• I asked for a coach and I went through a 1.5-year-long leadership coaching process. The coaching made a big difference in helping me find the “right” leadership style. As a result of the coaching, I gradually started focusing on people instead of tasks, programmes and issues. I started functioning as a coach-mentor to my colleagues. Now I don’t just give them tasks; I have learned how to delegate responsibilities. I have become comfortable with not always knowing about everything. HR business partners should be left with their responsibilities as partners for the business managers; they should only be given specific advice in the case of complicated HR topics.
  • Clarification of roles and responsibilities. We organised a workshop with the participation of the HR core team, including the HR business partners. This proved to be a crucial step. At that workshop we jointly defined the roles of responsibilities of different functions.
  • Rules of communication. At the same workshop we talked a lot about communication. We drew up some rules of communication, we defined the different platforms, we agreed on a meeting structure. We also declared some guidelines that all HR staff agreed to follow, such as “before any communication one must always consider its effect on the HR business partner”.
  • It is the business partner who needs to be in the centre rather than the HR director. This is how I can summarise the essence of our new system. It is the business partners who always have to be in the loop, who the whole team should be focusing on. I, on the other hand, needed to get out of the centre and assume a new role of a coaching-style leader.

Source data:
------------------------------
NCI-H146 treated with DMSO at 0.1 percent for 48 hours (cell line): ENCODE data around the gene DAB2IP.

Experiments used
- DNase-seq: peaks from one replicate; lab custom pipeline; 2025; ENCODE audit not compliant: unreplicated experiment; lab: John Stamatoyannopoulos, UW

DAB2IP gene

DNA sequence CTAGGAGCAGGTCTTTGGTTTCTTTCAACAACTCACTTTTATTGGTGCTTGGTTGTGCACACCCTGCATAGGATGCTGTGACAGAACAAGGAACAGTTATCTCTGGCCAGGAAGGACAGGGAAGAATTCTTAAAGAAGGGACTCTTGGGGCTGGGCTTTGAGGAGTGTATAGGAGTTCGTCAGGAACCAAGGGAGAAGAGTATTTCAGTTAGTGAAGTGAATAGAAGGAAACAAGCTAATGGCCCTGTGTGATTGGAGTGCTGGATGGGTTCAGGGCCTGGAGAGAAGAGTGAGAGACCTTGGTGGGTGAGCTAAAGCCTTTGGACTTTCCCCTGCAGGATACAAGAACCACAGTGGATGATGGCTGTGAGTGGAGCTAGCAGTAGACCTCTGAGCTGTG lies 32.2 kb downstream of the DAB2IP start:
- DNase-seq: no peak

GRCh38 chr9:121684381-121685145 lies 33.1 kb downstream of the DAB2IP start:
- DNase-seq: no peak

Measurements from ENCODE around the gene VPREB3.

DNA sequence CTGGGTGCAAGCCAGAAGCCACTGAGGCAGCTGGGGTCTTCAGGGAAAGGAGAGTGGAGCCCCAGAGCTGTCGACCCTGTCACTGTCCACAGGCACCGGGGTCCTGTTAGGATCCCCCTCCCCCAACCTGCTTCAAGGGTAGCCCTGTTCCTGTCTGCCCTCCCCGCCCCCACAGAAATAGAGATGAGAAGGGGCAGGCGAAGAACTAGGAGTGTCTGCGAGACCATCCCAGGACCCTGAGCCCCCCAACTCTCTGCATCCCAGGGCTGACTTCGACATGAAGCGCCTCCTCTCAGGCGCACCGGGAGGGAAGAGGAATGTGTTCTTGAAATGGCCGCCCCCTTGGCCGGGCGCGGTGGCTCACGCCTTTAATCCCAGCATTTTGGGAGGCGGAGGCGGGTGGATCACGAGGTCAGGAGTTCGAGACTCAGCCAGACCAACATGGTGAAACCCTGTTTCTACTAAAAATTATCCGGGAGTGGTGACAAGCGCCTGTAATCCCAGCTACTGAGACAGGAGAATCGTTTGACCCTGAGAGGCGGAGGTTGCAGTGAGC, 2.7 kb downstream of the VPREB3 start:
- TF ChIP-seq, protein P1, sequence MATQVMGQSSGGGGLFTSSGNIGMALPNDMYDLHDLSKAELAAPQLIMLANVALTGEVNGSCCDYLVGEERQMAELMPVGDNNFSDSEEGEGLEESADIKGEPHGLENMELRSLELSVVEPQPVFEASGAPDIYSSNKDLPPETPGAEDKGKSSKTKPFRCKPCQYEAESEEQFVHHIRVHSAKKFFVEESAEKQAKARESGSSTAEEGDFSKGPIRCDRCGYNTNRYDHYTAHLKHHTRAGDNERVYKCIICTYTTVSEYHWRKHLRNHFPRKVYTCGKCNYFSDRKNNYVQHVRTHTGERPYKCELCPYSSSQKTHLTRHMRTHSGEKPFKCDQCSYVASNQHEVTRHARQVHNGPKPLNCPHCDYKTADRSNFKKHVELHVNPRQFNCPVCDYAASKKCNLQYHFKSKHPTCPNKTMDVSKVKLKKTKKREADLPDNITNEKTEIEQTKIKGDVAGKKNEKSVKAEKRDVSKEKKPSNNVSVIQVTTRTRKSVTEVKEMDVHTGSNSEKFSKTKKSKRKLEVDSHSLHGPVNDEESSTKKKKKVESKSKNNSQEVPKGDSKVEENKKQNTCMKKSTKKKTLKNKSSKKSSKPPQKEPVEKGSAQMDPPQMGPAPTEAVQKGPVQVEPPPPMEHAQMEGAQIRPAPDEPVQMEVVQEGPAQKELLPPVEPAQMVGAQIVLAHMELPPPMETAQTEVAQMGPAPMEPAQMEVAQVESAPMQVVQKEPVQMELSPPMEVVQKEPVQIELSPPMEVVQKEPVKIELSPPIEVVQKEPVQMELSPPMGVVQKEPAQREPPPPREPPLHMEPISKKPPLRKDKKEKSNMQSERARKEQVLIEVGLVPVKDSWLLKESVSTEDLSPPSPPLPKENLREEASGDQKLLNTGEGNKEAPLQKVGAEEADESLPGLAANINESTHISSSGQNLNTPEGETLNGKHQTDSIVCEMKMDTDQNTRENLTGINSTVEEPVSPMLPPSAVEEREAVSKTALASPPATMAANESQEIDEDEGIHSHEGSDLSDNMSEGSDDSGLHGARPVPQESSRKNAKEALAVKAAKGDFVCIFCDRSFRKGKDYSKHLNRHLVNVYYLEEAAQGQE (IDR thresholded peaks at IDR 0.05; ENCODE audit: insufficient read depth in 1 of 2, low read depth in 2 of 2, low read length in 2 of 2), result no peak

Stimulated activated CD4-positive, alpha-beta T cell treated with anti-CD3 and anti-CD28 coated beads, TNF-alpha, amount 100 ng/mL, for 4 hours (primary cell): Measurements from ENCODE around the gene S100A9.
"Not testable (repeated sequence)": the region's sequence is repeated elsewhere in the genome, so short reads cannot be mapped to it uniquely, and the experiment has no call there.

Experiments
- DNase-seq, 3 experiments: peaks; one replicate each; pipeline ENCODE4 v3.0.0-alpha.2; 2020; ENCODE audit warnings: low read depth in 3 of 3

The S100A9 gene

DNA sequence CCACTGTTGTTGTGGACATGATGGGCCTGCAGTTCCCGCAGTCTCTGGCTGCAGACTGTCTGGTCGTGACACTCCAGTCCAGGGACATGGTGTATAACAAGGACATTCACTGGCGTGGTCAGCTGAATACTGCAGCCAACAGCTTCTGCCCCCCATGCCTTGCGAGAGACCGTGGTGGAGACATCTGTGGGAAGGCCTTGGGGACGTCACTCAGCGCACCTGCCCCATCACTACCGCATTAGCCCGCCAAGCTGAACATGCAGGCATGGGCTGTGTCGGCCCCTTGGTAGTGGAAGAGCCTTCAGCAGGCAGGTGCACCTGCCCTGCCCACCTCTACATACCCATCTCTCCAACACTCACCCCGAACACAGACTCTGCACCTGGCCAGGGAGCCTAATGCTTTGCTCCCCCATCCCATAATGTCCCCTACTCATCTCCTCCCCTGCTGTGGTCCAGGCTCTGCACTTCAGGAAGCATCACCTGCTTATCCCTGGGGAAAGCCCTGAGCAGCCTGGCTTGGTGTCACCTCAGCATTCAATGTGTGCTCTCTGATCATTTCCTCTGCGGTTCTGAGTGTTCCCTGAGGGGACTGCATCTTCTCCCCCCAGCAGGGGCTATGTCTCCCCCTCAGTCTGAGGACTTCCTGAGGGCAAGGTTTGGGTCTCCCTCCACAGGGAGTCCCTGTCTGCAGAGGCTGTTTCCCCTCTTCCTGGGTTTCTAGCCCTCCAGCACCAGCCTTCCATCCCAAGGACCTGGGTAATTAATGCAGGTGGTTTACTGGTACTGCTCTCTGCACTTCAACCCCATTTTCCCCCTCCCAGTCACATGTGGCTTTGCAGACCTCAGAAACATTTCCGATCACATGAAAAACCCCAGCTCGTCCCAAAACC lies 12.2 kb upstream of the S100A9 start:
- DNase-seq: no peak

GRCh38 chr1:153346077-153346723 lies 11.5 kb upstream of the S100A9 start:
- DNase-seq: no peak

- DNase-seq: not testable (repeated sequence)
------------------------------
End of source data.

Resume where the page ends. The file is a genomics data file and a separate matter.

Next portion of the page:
• Regular workshops every half a year. Even though our first workshop played a significant role in the change process, we were aware that one would not be enough. We decided to have a HR workshop every half a year, which would be the forum to talk about relevant strategic HR issues.
  • Energy management. We work hard. We realise that we consciously need to deal with topics such as energy management, stress, etc. We have to learn how to keep our energy levels high even when we have a lot on our plate. Last year we participated in an energy management training course to help us fight stress together as a team.
  • Flexible working hours. We introduced some flexibility in the working hours, too. It has become natural now that on certain days people can work from home. This definitely contributes to successful energy management. In this respect, we also acted as a pilot program for the rest of the company. We are gradually introducing flexible working hours in areas other than HR.
  • Personnel changes. In the HR team there used to be a few demotivated experts who didn’t seem to be able to renew themselves and adapt to the new setup. We made the strategic decision to replace them. When choosing new colleagues for their position, we consciously focused on motivation and personality. These qualities were more important to us experience itself.
  • Getting together outside the office. I asked one of our young colleagues to organise regular get-togethers for the HR team. She is very keen and comes up with new ideas all the time. Sometimes we just go out for an evening beer, but we also do other things. This year we are even planning to do a marathon together as a relay.

One year later, it was reassuring to find that, thanks to these changes, from being at the bottom of the employee engagement list HR became the most engaged team in the company. This is especially important since, as well as satisfaction having an impact on our everyday work, HR is the “face” of the company to potential employees and other talented people on the job market.